As if that simple breath had upset some miniscule and imperceptible balance that the ground had achieved, he felt the ice crack further. The ground under his feet shuddered and he felt the vibrations ripple through his body. His heart thundered and he felt as if he were walking on a tightrope. A trickle of sweat rolled down his face. All of his instincts screamed at him to move, to run before the ice broke—and a part of him knew that it would—but his fear had grabbed him by the collar like a dog with its prey and he couldn't even twitch a finger. He could feel the water underneath him; there was a rushing current just inches below him, laced with a deadly cold that would steal his breath and freeze his blood within minutes. The current would carry him away from the opening he would make and would trap him under the ice, leaving him in a wintery tomb.
It sounded like a giant grinding its teeth. The cracks reached out farther, its fingers seeking out the quickest path to destruction. He shivered and felt tears of frustration leak from his eyes before they froze onto his cheeks. "Please…" he whispered, as if the frozen river would absurdly hear him and stop. "Please don't…"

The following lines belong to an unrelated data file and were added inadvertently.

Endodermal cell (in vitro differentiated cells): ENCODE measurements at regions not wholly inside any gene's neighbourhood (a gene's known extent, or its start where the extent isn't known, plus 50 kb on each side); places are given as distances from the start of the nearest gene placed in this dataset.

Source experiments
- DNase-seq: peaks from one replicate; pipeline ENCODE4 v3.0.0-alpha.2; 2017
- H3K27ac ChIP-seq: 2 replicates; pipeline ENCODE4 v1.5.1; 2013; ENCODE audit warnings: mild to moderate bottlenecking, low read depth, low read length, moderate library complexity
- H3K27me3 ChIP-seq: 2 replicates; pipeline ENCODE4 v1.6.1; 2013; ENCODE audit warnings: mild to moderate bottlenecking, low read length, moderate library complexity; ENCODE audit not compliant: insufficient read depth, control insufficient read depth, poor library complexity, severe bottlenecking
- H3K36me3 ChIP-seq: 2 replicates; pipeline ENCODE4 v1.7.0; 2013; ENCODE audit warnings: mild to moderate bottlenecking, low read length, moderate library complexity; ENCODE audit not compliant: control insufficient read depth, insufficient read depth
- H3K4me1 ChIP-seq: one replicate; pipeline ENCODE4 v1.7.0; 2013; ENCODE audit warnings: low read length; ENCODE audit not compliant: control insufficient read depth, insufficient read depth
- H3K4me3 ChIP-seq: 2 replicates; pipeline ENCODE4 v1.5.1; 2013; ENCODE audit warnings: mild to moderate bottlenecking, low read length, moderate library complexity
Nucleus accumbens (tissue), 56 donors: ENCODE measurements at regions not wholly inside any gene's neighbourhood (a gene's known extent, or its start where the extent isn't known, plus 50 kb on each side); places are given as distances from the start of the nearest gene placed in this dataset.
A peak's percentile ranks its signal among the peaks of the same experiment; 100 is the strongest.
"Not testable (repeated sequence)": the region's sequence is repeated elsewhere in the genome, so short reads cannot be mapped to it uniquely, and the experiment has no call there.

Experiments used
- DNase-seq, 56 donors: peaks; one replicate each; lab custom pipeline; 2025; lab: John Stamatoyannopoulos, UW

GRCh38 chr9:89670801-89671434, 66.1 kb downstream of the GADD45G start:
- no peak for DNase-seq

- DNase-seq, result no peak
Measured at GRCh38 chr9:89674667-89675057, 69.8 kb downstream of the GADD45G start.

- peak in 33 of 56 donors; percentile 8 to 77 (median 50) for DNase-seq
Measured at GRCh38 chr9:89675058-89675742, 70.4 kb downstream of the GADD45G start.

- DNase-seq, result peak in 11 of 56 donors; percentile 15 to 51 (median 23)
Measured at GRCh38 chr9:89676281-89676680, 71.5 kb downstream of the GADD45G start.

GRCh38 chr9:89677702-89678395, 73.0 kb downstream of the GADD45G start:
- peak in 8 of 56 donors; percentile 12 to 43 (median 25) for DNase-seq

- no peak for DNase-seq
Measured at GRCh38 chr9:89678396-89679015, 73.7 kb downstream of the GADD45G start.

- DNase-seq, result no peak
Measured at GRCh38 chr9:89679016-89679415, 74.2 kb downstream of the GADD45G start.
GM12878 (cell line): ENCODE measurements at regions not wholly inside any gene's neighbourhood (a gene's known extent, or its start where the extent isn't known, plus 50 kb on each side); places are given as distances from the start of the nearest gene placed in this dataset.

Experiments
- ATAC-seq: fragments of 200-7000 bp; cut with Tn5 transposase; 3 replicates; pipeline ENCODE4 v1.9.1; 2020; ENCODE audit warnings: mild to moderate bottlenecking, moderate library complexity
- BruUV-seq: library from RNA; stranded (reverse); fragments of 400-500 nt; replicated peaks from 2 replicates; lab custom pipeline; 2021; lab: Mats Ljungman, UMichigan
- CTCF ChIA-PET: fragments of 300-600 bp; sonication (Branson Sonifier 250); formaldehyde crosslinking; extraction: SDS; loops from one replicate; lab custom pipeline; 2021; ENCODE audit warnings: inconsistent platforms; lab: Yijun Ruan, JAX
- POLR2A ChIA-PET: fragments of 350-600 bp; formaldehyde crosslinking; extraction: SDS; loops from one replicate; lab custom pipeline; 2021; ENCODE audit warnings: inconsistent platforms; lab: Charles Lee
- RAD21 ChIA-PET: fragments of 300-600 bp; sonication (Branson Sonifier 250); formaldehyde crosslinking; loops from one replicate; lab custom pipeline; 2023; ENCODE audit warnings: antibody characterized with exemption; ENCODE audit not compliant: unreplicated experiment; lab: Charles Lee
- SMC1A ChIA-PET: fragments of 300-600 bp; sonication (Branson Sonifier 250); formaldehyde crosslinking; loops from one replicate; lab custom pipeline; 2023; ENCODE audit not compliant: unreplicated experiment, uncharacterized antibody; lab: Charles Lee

But it did not. His fear had taken over and had turned him into this pathetic, whimpering mess in almost a minute. He could hear it laughing at him. And you thought you could hide from me forever, didn't you? Over the voice that was entirely in his head, he could hear a person calling his name. He started to turn his head, and his back twisted with him. His hips moved to accommodate and his feet shifted in place, scraping over the thousands of weak spots that the breaks had created. It immediately gave way with a terrifying, shocking report that sounded like a gunshot and he was falling, drifting almost peacefully down as if he weighed no more than a feather, and yet his fear had completely taken control and he did not even have the time to scream before the water closed over his head.